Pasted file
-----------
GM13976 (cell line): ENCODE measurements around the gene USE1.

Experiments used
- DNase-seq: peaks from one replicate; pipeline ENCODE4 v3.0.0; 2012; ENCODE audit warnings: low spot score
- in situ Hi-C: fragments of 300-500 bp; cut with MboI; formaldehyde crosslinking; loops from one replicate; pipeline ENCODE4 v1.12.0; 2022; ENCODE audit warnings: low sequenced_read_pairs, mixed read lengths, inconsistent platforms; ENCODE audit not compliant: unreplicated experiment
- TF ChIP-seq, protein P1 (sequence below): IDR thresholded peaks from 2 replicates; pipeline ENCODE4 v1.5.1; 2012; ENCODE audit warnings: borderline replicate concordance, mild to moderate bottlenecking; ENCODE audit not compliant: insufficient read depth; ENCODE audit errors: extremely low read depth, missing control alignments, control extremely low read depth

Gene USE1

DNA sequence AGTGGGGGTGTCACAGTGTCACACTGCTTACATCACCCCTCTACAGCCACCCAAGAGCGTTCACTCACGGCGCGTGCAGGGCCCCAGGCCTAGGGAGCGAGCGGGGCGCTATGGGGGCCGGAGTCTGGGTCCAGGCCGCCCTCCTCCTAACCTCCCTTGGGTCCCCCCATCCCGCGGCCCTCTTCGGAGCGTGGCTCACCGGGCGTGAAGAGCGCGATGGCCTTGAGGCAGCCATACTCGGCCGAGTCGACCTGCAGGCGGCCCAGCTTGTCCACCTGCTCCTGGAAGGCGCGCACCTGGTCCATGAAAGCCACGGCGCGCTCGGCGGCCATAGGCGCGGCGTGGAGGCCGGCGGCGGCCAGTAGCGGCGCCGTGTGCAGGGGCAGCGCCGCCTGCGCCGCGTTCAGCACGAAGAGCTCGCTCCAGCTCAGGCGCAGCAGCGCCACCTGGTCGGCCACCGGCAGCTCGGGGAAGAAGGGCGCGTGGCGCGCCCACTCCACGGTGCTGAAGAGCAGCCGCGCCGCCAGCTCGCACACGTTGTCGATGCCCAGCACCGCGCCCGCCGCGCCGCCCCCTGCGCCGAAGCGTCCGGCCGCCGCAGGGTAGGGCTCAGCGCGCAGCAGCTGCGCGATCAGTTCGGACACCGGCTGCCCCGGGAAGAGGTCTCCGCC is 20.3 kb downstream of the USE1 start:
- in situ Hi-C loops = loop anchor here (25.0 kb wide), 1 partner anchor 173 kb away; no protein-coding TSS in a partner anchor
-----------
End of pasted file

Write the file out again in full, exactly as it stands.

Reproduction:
GM13976 (cell line): ENCODE measurements around the gene USE1.

Experiments used
- DNase-seq: peaks from one replicate; pipeline ENCODE4 v3.0.0; 2012; ENCODE audit warnings: low spot score
- in situ Hi-C: fragments of 300-500 bp; cut with MboI; formaldehyde crosslinking; loops from one replicate; pipeline ENCODE4 v1.12.0; 2022; ENCODE audit warnings: low sequenced_read_pairs, mixed read lengths, inconsistent platforms; ENCODE audit not compliant: unreplicated experiment
- TF ChIP-seq, protein P1 (sequence below): IDR thresholded peaks from 2 replicates; pipeline ENCODE4 v1.5.1; 2012; ENCODE audit warnings: borderline replicate concordance, mild to moderate bottlenecking; ENCODE audit not compliant: insufficient read depth; ENCODE audit errors: extremely low read depth, missing control alignments, control extremely low read depth

Gene USE1

DNA sequence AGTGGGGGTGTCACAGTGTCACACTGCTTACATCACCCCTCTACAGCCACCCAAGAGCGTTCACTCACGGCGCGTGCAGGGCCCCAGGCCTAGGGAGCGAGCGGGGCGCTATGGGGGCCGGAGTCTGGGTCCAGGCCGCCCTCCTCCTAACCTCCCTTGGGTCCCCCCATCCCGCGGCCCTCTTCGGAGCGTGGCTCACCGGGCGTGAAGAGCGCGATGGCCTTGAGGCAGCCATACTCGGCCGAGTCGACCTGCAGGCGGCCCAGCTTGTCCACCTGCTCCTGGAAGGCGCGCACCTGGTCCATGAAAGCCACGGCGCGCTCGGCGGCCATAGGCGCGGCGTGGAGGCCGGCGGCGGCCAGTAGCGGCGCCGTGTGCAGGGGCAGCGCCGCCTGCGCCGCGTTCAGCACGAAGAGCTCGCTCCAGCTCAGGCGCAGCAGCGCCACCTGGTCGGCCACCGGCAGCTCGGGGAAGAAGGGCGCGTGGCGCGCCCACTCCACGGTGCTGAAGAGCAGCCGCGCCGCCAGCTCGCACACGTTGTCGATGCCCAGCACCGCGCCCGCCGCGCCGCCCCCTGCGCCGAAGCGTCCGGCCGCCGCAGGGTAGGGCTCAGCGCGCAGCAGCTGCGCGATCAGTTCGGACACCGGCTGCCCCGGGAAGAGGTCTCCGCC is 20.3 kb downstream of the USE1 start:
- in situ Hi-C loops = loop anchor here (25.0 kb wide), 1 partner anchor 173 kb away; no protein-coding TSS in a partner anchor